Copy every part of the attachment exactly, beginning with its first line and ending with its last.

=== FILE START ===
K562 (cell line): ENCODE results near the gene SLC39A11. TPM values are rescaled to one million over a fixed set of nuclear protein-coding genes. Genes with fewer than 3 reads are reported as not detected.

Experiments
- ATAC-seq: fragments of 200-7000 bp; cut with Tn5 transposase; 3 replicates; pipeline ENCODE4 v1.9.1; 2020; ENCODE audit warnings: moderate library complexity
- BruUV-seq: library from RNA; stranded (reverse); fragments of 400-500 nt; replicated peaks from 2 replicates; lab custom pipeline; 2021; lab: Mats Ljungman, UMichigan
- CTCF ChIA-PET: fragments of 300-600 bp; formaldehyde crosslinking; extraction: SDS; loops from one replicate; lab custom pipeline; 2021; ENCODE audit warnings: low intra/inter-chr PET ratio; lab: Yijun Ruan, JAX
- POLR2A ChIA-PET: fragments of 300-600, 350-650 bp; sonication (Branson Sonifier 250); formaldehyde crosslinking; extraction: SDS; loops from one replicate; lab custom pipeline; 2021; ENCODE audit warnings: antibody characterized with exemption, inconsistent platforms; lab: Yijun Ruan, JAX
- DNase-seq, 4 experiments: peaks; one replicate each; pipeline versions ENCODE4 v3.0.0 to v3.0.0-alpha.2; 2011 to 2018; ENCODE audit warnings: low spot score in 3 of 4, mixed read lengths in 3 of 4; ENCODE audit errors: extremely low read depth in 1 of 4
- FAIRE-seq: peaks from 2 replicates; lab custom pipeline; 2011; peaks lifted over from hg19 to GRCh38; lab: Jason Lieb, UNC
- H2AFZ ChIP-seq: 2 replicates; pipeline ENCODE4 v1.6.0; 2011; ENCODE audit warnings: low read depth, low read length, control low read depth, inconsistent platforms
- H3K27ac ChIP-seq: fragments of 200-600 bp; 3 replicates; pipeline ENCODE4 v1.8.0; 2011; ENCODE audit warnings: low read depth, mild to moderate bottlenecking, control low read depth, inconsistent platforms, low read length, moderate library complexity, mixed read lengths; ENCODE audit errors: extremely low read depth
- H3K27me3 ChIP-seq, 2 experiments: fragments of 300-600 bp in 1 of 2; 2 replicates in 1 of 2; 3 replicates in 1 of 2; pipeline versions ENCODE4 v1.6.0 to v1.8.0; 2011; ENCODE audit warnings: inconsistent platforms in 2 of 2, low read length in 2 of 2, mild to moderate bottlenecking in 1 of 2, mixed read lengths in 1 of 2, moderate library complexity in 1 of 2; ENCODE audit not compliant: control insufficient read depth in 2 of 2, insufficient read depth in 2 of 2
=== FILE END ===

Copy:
K562 (cell line): ENCODE results near the gene SLC39A11. TPM values are rescaled to one million over a fixed set of nuclear protein-coding genes. Genes with fewer than 3 reads are reported as not detected.

Experiments
- ATAC-seq: fragments of 200-7000 bp; cut with Tn5 transposase; 3 replicates; pipeline ENCODE4 v1.9.1; 2020; ENCODE audit warnings: moderate library complexity
- BruUV-seq: library from RNA; stranded (reverse); fragments of 400-500 nt; replicated peaks from 2 replicates; lab custom pipeline; 2021; lab: Mats Ljungman, UMichigan
- CTCF ChIA-PET: fragments of 300-600 bp; formaldehyde crosslinking; extraction: SDS; loops from one replicate; lab custom pipeline; 2021; ENCODE audit warnings: low intra/inter-chr PET ratio; lab: Yijun Ruan, JAX
- POLR2A ChIA-PET: fragments of 300-600, 350-650 bp; sonication (Branson Sonifier 250); formaldehyde crosslinking; extraction: SDS; loops from one replicate; lab custom pipeline; 2021; ENCODE audit warnings: antibody characterized with exemption, inconsistent platforms; lab: Yijun Ruan, JAX
- DNase-seq, 4 experiments: peaks; one replicate each; pipeline versions ENCODE4 v3.0.0 to v3.0.0-alpha.2; 2011 to 2018; ENCODE audit warnings: low spot score in 3 of 4, mixed read lengths in 3 of 4; ENCODE audit errors: extremely low read depth in 1 of 4
- FAIRE-seq: peaks from 2 replicates; lab custom pipeline; 2011; peaks lifted over from hg19 to GRCh38; lab: Jason Lieb, UNC
- H2AFZ ChIP-seq: 2 replicates; pipeline ENCODE4 v1.6.0; 2011; ENCODE audit warnings: low read depth, low read length, control low read depth, inconsistent platforms
- H3K27ac ChIP-seq: fragments of 200-600 bp; 3 replicates; pipeline ENCODE4 v1.8.0; 2011; ENCODE audit warnings: low read depth, mild to moderate bottlenecking, control low read depth, inconsistent platforms, low read length, moderate library complexity, mixed read lengths; ENCODE audit errors: extremely low read depth
- H3K27me3 ChIP-seq, 2 experiments: fragments of 300-600 bp in 1 of 2; 2 replicates in 1 of 2; 3 replicates in 1 of 2; pipeline versions ENCODE4 v1.6.0 to v1.8.0; 2011; ENCODE audit warnings: inconsistent platforms in 2 of 2, low read length in 2 of 2, mild to moderate bottlenecking in 1 of 2, mixed read lengths in 1 of 2, moderate library complexity in 1 of 2; ENCODE audit not compliant: control insufficient read depth in 2 of 2, insufficient read depth in 2 of 2